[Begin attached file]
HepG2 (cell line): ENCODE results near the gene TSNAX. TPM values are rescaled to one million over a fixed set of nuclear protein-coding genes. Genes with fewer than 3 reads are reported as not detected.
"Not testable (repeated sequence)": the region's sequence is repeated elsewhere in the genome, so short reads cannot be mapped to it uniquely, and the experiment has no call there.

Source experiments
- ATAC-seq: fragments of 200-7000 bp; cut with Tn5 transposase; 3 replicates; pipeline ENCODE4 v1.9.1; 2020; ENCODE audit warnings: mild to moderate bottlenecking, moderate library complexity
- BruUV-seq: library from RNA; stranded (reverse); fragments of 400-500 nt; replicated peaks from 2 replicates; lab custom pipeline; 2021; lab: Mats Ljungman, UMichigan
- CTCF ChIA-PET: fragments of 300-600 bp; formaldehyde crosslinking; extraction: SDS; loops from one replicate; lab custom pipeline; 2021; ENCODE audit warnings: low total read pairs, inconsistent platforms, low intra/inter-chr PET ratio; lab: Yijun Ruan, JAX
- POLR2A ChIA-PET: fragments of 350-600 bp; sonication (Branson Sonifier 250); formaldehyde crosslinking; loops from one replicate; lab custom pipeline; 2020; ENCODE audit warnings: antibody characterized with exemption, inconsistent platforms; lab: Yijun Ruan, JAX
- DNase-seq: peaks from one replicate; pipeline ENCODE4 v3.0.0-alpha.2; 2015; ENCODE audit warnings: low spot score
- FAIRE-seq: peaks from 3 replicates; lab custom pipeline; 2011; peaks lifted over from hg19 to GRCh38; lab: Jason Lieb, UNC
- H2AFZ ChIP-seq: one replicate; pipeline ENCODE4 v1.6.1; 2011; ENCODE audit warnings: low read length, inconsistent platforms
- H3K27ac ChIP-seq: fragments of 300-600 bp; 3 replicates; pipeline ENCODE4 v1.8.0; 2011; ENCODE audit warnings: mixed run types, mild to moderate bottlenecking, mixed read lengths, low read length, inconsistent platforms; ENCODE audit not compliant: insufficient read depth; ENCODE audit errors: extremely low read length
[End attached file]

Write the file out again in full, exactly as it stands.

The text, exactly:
HepG2 (cell line): ENCODE results near the gene TSNAX. TPM values are rescaled to one million over a fixed set of nuclear protein-coding genes. Genes with fewer than 3 reads are reported as not detected.
"Not testable (repeated sequence)": the region's sequence is repeated elsewhere in the genome, so short reads cannot be mapped to it uniquely, and the experiment has no call there.

Source experiments
- ATAC-seq: fragments of 200-7000 bp; cut with Tn5 transposase; 3 replicates; pipeline ENCODE4 v1.9.1; 2020; ENCODE audit warnings: mild to moderate bottlenecking, moderate library complexity
- BruUV-seq: library from RNA; stranded (reverse); fragments of 400-500 nt; replicated peaks from 2 replicates; lab custom pipeline; 2021; lab: Mats Ljungman, UMichigan
- CTCF ChIA-PET: fragments of 300-600 bp; formaldehyde crosslinking; extraction: SDS; loops from one replicate; lab custom pipeline; 2021; ENCODE audit warnings: low total read pairs, inconsistent platforms, low intra/inter-chr PET ratio; lab: Yijun Ruan, JAX
- POLR2A ChIA-PET: fragments of 350-600 bp; sonication (Branson Sonifier 250); formaldehyde crosslinking; loops from one replicate; lab custom pipeline; 2020; ENCODE audit warnings: antibody characterized with exemption, inconsistent platforms; lab: Yijun Ruan, JAX
- DNase-seq: peaks from one replicate; pipeline ENCODE4 v3.0.0-alpha.2; 2015; ENCODE audit warnings: low spot score
- FAIRE-seq: peaks from 3 replicates; lab custom pipeline; 2011; peaks lifted over from hg19 to GRCh38; lab: Jason Lieb, UNC
- H2AFZ ChIP-seq: one replicate; pipeline ENCODE4 v1.6.1; 2011; ENCODE audit warnings: low read length, inconsistent platforms
- H3K27ac ChIP-seq: fragments of 300-600 bp; 3 replicates; pipeline ENCODE4 v1.8.0; 2011; ENCODE audit warnings: mixed run types, mild to moderate bottlenecking, mixed read lengths, low read length, inconsistent platforms; ENCODE audit not compliant: insufficient read depth; ENCODE audit errors: extremely low read length